Alexander Griboyedov was born in Moscow, 15th Jan. 1795. He entered Moscow University in 1810. He entered military service in 1812. He began his literary career in 1814. His first play was Young Spouses which was staged in St. Petersburg in 1815.
In 1817, he entered the high school of ministry of foreign affairs and became a member of its staff. Shortly after the play of his last work, he was sent to Iran as the secretary to the Russian political mission to Iran. In 3rd Feb. 1819, he arrived at Tabriz and then proceeded to Tehran. Eventually he returned to Georgia and took with him some Russian subjects who had remained in Iran since the first Iran o Russian war.
Again, Griboyedov came to Iran in early February 1820. Prior to this he married Nina Chavchadze, daughter of Alexander Chavchadze, the Georgian poet.This time he stayed there until November 1821. Upon his return to Tiflis, he was appointed the charge d’ affairs the Russian delegation headed by Ermolov. Following his mission, he returned to Moscow and St. Petersburg in February 1823.
In late 1825, again he left to Caucasus in the company of General Ermolov. A few months later he was arrested on the accusation of participation in an intrigue against Nicholas II. He was condemned to four months imprisonment. And after that he was released.
In the meantime, the second Iran o Russian war began in 16th Jan. 1826. Griboyedov was commissioned to act as secretary to General Paskevich in Caucasian headquarters. He entered Tiflis in 3rd September. He was there in the front until the end of the war.
Upon the end of Iran o Russian war, Turkmanchay treaty was prepared by Greiboyedov and was concluded between Asefoddowleh and Iranian minister of foreign affairs, 22nd Feb. 1828 and according to the 16th chapter of the treaty he was commissioned to take the treaty to St. Petersburg for the emperor to get it ratified. In the capital he received a new commission which was supervision of the implementation of the treaty and also trying to get war reparations from Iran. He was fearful of his new commission. He arrived at Tabriz in 17th Oct. 1828 and after a short stay proceeded to Tehran in 20th December, entering the capital in 11th Jan. 1829. The next day after his arrival he had an audience with Fathali shah and submitted his credentials. Shortly after the formalities, he adopted a snobbish manner which made both the shah and courtiers and the laymen very angry.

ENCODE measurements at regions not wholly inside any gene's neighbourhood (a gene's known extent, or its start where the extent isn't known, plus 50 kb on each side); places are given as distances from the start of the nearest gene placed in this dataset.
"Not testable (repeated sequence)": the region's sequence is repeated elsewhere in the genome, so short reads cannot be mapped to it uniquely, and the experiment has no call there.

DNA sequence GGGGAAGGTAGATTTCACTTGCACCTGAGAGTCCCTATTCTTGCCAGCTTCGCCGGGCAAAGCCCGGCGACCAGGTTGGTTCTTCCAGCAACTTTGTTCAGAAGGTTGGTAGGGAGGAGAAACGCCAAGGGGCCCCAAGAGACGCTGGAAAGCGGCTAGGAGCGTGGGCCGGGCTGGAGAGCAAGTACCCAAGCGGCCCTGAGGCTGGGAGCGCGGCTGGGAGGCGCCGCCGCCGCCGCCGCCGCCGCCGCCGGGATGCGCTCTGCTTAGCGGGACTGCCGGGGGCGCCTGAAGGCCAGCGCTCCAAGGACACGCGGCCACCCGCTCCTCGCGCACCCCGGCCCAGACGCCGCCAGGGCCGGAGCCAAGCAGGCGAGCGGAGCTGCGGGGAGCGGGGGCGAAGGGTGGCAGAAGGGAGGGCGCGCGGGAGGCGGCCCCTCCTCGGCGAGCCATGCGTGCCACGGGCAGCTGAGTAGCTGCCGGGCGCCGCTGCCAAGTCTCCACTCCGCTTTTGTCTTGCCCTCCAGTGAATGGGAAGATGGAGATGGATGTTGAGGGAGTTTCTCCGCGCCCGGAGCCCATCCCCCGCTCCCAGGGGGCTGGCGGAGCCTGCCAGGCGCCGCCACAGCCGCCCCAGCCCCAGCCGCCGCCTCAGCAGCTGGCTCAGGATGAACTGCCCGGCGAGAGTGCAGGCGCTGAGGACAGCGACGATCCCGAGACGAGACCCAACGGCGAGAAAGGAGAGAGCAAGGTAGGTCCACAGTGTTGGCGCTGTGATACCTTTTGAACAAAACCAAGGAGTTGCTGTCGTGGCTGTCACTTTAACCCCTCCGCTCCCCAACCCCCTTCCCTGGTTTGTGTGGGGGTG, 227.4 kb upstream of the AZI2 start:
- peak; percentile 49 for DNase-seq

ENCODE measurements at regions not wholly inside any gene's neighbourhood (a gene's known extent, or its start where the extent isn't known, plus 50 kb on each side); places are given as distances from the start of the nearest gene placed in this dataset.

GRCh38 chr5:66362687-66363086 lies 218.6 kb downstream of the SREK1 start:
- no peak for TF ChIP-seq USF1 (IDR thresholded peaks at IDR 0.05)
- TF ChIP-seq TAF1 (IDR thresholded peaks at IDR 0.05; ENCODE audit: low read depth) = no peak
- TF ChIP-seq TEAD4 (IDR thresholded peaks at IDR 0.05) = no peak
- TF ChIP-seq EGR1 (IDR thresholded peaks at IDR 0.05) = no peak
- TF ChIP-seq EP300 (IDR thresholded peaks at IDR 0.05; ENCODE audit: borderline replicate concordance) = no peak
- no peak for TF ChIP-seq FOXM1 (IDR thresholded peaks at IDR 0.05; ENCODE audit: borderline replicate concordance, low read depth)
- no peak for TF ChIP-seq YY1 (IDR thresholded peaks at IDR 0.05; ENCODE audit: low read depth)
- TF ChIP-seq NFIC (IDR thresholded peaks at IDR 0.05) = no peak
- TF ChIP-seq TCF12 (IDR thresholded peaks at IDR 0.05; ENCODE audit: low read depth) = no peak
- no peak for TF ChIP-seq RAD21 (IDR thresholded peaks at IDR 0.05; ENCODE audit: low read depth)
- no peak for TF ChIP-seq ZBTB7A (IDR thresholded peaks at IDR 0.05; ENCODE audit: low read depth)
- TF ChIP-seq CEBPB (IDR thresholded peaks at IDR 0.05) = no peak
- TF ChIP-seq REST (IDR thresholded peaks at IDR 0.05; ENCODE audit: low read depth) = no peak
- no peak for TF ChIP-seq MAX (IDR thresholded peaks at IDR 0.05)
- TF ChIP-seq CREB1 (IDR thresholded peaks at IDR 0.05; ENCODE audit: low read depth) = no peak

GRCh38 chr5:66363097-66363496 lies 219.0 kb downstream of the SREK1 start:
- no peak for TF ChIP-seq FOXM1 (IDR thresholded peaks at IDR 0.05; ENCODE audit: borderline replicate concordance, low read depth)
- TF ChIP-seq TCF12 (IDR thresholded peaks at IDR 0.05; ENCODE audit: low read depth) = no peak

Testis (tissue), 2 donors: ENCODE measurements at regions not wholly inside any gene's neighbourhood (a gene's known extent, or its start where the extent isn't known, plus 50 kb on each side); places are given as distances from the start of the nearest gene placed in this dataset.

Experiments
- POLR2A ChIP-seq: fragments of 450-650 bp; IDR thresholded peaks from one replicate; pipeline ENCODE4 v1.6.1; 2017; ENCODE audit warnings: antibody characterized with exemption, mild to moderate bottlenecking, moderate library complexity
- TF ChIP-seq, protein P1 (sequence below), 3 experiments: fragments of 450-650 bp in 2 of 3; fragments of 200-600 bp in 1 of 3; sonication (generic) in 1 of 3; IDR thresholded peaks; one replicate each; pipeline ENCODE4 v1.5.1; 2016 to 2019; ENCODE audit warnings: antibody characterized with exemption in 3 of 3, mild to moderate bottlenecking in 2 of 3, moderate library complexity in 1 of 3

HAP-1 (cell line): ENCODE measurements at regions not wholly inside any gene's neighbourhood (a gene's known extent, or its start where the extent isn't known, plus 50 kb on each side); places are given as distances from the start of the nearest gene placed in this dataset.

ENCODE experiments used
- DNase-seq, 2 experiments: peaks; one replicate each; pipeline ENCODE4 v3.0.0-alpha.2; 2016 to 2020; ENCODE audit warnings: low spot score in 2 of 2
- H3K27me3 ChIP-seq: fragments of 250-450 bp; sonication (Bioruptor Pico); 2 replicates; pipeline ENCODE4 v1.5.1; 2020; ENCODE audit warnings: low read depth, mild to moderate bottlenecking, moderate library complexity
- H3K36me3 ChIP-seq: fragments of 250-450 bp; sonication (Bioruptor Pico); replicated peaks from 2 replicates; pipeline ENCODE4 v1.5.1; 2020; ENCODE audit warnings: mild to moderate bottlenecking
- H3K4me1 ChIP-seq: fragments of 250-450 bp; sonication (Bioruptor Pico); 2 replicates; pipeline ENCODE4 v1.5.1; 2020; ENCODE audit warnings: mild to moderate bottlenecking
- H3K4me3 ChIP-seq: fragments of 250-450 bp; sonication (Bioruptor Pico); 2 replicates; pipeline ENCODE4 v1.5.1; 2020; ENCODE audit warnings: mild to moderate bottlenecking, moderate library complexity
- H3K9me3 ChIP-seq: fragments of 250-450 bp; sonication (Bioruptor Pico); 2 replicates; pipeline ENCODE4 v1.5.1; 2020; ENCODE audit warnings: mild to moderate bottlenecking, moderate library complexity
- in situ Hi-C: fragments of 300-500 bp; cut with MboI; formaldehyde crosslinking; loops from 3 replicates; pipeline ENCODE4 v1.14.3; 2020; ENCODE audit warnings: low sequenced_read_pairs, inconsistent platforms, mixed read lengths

In the meantime another question showed itself leading to Tehran’s ordinary people’s riot; the question of the Armenian and Georgian women who had turned to Islam and lived in the houses of some leading figures of the country. Griboyedov considered them as Russian prisoners and according to the 13th article of the treaty and through the cooperation of the Armenian Agha Yaghub, one of the of the eunuchs of Fathali Shah’s court who knew Iranian families well, Griboyedov tried to make inspections in the houses of the leading men to find these women. This attitude of him was in direct opposition to the Islamic rules and incited the sentiments of people, so that led by Mirza Masih Mojtahed, they started an offensive against Russian embassy, and in the fight between them and the Russian subjects, and all members of the Russian legation except Maltsev who was the first secretary were killed. The riot was so fierce that it might end in another war. However, Khosrow Mirza, Abas Mirza’s son was sent to Moscow with a letter from the Qajar Shah to announce his apology because of the murder of the Russian envoy. They reached a conciliation and Mirza Massih was exiled to the holy cities of Iraq.